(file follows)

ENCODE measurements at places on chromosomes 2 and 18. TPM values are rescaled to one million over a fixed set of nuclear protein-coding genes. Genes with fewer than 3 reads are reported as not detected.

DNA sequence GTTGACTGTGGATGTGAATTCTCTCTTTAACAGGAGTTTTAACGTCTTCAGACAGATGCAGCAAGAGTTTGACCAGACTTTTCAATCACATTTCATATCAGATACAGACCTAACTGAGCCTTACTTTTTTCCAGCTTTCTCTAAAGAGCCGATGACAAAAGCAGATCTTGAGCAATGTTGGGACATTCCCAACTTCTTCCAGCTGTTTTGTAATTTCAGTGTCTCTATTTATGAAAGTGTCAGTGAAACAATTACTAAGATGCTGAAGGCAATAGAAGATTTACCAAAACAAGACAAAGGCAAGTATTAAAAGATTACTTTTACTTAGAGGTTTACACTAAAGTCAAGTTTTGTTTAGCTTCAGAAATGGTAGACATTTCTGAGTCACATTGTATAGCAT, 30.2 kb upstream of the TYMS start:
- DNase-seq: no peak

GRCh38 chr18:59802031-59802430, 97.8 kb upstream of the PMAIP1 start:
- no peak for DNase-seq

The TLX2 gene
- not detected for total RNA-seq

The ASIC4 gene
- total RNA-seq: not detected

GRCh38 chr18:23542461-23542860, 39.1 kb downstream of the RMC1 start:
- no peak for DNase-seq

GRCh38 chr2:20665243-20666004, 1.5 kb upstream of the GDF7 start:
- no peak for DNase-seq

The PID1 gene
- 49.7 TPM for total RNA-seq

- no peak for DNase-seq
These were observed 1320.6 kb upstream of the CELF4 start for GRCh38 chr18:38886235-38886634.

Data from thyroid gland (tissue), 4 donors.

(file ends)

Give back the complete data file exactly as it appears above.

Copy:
ENCODE measurements at places on chromosomes 2 and 18. TPM values are rescaled to one million over a fixed set of nuclear protein-coding genes. Genes with fewer than 3 reads are reported as not detected.

DNA sequence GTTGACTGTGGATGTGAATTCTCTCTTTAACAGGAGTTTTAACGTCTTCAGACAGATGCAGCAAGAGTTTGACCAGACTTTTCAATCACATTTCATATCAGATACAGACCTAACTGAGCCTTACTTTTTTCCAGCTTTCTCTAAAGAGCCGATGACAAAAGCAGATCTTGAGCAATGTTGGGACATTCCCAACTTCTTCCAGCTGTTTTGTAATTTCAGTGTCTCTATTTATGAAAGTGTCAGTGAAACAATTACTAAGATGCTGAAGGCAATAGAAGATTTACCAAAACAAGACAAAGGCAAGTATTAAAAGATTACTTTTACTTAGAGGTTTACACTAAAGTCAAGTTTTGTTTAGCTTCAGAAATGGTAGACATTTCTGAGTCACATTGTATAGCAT, 30.2 kb upstream of the TYMS start:
- DNase-seq: no peak

GRCh38 chr18:59802031-59802430, 97.8 kb upstream of the PMAIP1 start:
- no peak for DNase-seq

The TLX2 gene
- not detected for total RNA-seq

The ASIC4 gene
- total RNA-seq: not detected

GRCh38 chr18:23542461-23542860, 39.1 kb downstream of the RMC1 start:
- no peak for DNase-seq

GRCh38 chr2:20665243-20666004, 1.5 kb upstream of the GDF7 start:
- no peak for DNase-seq

The PID1 gene
- 49.7 TPM for total RNA-seq

- no peak for DNase-seq
These were observed 1320.6 kb upstream of the CELF4 start for GRCh38 chr18:38886235-38886634.

Data from thyroid gland (tissue), 4 donors.